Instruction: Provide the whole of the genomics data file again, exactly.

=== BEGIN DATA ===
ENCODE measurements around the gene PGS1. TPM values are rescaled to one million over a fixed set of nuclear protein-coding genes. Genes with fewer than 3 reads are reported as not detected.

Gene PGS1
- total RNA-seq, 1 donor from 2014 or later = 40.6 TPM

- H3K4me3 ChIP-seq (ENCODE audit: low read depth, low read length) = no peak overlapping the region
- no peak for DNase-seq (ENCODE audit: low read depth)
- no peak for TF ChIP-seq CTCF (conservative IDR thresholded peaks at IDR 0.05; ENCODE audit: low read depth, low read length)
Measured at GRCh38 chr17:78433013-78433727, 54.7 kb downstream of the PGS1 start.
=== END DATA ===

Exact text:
ENCODE measurements around the gene PGS1. TPM values are rescaled to one million over a fixed set of nuclear protein-coding genes. Genes with fewer than 3 reads are reported as not detected.

Gene PGS1
- total RNA-seq, 1 donor from 2014 or later = 40.6 TPM

- H3K4me3 ChIP-seq (ENCODE audit: low read depth, low read length) = no peak overlapping the region
- no peak for DNase-seq (ENCODE audit: low read depth)
- no peak for TF ChIP-seq CTCF (conservative IDR thresholded peaks at IDR 0.05; ENCODE audit: low read depth, low read length)
Measured at GRCh38 chr17:78433013-78433727, 54.7 kb downstream of the PGS1 start.